The 17.5 per cent fall in profit ASB Bank reported yesterday, which would have been far worse but for a strong result from its Treasury and Financial Markets divisions, shows the bank is "sharing the pain of recession" with its customers, chief executive Charles Pink said.

ASB, owned by Commonwealth Bank of Australia, reported a bottom-line profit of $425 million for the year to June against last year's $515 million.

While last year's number included a $14 million one-off gain resulting from the sale of shares in credit card company Visa, this years' result featured an 89 per cent increase in Treasury and Financial Markets income "driven by a very volatile market", chairman Gary Judd said in a statement.

Pink said: "Compared to many banks in many markets it's a solid result, but it's a result that is showing the impact of the New Zealand recession. Specifically it's a result showing us sharing the pain of the recession with our customers which I think you'd expect us to do and we want to do."

The bank's net interest margin, a facet of the banking industry that has been in the spotlight in recent months, fell from 1.78 per cent last year to 1.57 per cent. "We have reduced our margins which does show us sharing the pain," Pink said.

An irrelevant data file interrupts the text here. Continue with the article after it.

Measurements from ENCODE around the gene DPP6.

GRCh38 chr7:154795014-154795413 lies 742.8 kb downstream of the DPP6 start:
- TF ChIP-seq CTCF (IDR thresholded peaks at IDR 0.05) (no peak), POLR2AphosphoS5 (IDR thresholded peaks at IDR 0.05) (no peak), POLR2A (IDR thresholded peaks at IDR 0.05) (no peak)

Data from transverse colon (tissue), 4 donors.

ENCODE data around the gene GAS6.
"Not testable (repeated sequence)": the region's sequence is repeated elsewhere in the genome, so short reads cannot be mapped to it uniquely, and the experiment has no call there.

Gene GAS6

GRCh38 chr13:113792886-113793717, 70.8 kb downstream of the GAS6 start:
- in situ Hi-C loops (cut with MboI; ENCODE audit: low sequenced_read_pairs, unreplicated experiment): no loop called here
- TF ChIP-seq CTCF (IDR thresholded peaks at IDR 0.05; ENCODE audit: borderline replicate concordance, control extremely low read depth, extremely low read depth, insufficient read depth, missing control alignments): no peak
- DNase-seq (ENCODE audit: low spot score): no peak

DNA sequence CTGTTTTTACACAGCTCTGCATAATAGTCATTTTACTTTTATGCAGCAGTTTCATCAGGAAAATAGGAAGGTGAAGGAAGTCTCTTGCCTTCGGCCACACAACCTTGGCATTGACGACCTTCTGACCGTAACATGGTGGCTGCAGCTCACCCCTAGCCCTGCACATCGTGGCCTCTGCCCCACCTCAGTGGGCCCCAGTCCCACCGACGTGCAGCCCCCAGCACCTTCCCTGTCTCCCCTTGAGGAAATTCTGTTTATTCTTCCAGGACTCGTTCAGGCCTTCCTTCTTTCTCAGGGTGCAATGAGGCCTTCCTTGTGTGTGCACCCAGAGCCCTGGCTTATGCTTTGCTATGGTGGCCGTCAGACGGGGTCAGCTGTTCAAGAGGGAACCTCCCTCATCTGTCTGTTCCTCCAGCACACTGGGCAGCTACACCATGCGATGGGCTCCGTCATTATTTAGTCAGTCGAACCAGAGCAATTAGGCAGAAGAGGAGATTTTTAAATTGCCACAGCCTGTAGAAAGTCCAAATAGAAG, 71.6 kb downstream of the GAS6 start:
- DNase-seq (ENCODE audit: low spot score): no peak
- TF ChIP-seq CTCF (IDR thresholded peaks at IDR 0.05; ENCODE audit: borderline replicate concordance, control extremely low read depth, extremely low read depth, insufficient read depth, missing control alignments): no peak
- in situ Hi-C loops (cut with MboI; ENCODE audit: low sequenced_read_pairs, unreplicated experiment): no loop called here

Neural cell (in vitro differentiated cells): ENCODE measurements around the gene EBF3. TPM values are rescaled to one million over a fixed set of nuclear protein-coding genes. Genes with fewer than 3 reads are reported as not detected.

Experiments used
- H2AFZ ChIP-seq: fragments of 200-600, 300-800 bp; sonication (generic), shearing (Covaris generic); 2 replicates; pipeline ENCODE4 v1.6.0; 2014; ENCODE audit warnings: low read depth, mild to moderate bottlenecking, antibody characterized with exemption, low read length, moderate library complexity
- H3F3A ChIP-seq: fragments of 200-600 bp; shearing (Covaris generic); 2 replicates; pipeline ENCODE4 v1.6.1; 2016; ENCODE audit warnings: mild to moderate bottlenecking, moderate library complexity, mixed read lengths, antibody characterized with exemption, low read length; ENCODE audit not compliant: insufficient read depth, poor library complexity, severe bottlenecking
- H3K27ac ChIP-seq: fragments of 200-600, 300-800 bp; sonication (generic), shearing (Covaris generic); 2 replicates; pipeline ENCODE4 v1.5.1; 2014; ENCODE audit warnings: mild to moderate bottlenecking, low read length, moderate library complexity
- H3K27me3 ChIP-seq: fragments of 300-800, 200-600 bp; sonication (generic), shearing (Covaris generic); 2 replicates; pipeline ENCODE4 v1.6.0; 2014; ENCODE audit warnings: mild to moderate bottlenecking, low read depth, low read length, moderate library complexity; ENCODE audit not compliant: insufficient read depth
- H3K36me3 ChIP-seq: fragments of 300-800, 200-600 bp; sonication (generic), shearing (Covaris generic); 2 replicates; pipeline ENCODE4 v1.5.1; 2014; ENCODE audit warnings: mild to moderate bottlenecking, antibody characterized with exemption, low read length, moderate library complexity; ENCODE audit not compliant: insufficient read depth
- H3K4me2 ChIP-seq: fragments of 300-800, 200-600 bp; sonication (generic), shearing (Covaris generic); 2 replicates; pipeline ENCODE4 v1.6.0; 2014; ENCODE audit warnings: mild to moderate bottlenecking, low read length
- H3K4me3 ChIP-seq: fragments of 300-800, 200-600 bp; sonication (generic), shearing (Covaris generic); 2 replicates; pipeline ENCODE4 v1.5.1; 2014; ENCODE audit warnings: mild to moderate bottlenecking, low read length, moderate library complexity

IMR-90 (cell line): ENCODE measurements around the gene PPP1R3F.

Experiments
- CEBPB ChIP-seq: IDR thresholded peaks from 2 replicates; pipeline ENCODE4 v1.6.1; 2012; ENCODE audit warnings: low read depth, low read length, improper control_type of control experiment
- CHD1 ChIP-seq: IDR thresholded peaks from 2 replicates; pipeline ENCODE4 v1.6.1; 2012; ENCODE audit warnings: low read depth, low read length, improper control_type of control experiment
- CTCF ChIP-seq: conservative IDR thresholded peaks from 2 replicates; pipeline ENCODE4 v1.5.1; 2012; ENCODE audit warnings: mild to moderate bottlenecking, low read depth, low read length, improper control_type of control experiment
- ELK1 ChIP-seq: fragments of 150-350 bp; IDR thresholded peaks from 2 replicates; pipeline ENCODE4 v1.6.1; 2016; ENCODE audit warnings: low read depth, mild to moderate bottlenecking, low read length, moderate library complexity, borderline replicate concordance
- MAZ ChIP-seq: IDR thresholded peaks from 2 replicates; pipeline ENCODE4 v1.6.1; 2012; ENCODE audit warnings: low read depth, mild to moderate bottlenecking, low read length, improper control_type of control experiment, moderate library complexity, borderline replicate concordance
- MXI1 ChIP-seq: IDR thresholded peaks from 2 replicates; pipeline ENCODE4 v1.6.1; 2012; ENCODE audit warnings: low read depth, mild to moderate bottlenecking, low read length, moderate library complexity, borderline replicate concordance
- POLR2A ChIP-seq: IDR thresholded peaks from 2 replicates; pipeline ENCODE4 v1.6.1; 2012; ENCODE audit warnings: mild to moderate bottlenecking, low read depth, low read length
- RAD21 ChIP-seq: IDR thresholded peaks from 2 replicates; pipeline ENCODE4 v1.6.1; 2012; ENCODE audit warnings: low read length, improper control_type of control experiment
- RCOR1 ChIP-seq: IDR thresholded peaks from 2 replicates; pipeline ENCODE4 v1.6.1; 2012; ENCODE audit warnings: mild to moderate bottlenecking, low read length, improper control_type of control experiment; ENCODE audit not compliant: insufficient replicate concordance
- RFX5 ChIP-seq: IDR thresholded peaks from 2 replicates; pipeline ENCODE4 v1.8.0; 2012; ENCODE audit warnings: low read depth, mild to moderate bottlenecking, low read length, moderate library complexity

The pressure on margins came partly from vigorous competition for retail deposits and "attractive" fixed-rate home mortgage offers.

The bottom line was hit by an increase in provisions for bad debts.

Collective provisions - money set aside to offset future loan losses - doubled to $178 million, while individual provisions to cover loans that have gone bad almost quadrupled from $22 million to $83 million.

Pink declined to make any forecasts about how far provisions would rise in the future other than to say "the trend is rising".

The bank grew its lending during the year by 4.5 per cent to $53.4 billion. However, Pink said latest market data showed contraction in business and consumer lending and slow growth in mortgage loans.

ASB is reviewing its $1 billion job creating loan scheme unveiled before the Jobs Summit early this year.

"Unfortunately we've only drawn about $40 million of that $1 billion which we're very disappointed with to be honest. We're seeing very few lending propositions that either save or increase jobs."

The bank's net interest income was down 2 per cent at $980 million but other income was up at $532 million.

However Pink said other operating income and total operating expense figures were increased by the transfer of a number of wealth management operations from sister company Sovereign Insurance to ASB.